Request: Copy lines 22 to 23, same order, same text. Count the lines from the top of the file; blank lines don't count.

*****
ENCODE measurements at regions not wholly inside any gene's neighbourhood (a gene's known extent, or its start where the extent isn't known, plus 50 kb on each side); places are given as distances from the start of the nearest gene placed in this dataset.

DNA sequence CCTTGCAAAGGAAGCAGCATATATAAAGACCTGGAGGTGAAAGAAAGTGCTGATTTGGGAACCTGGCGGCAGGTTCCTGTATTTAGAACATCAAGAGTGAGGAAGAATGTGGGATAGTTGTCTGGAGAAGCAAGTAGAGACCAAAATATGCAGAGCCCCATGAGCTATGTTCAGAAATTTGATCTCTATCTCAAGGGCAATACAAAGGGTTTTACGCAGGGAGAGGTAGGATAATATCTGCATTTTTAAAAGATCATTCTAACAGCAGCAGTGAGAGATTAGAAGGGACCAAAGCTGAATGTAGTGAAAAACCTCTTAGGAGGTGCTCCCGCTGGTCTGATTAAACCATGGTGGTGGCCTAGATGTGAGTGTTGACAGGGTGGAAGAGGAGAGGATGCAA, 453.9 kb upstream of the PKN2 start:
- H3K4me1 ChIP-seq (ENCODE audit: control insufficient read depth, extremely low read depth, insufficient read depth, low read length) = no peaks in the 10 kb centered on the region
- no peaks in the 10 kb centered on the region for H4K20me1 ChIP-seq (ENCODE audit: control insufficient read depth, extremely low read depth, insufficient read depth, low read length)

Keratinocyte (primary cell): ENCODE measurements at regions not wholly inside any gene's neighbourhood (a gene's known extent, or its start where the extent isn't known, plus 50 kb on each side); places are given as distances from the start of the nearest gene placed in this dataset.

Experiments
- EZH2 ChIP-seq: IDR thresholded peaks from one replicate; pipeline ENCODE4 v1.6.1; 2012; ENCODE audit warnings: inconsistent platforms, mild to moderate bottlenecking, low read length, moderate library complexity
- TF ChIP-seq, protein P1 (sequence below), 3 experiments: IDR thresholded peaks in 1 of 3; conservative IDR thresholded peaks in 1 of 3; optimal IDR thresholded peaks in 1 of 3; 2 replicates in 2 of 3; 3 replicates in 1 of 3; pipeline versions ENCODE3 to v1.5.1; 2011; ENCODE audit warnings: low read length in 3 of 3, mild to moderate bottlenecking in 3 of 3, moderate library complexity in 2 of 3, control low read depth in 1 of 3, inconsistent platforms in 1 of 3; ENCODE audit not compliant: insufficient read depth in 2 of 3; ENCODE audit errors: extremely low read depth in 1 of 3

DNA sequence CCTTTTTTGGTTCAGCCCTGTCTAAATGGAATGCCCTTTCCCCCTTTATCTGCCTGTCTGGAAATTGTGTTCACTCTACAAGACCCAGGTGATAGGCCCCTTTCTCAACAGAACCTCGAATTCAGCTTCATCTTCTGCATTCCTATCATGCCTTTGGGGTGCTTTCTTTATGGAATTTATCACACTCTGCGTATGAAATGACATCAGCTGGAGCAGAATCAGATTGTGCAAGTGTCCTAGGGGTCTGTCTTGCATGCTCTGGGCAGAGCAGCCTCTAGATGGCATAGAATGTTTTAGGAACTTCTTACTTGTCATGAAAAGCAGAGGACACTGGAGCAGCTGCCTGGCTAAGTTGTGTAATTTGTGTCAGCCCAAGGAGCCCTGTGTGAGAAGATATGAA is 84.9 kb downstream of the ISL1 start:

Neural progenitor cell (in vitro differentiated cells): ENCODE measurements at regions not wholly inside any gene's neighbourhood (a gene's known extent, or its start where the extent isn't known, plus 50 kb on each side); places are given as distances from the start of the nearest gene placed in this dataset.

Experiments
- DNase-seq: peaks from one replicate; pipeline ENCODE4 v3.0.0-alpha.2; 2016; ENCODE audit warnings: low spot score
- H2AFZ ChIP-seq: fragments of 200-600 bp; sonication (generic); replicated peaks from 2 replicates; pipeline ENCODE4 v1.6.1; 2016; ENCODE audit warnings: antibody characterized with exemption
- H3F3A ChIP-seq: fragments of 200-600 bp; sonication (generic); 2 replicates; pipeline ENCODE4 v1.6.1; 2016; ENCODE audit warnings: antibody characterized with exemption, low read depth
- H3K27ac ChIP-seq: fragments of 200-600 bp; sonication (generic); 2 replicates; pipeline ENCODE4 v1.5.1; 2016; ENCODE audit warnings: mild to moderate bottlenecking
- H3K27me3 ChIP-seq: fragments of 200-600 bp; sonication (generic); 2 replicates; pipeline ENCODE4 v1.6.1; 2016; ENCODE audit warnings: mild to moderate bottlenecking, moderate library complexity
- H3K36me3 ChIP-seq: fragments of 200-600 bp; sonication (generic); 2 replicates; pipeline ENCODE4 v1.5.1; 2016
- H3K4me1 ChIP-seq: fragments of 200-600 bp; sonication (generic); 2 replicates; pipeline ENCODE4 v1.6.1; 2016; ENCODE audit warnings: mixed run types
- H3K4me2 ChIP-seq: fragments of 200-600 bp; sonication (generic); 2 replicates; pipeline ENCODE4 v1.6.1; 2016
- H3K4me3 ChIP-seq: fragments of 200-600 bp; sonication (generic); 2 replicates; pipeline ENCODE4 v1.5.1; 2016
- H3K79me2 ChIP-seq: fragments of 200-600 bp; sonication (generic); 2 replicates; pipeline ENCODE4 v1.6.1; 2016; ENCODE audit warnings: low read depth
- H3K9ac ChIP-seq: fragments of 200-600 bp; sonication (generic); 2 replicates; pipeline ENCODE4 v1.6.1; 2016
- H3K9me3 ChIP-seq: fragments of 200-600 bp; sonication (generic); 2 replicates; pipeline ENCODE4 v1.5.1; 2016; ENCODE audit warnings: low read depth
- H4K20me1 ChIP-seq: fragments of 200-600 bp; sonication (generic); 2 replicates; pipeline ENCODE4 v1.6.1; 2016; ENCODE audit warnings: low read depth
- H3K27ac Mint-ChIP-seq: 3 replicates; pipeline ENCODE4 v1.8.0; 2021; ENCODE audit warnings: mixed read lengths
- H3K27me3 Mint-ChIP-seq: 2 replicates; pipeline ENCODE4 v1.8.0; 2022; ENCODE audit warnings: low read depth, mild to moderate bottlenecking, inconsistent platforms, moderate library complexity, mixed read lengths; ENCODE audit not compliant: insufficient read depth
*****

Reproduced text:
- H3K9ac ChIP-seq: fragments of 200-600 bp; sonication (generic); 2 replicates; pipeline ENCODE4 v1.6.1; 2016
- H3K9me3 ChIP-seq: fragments of 200-600 bp; sonication (generic); 2 replicates; pipeline ENCODE4 v1.5.1; 2016; ENCODE audit warnings: low read depth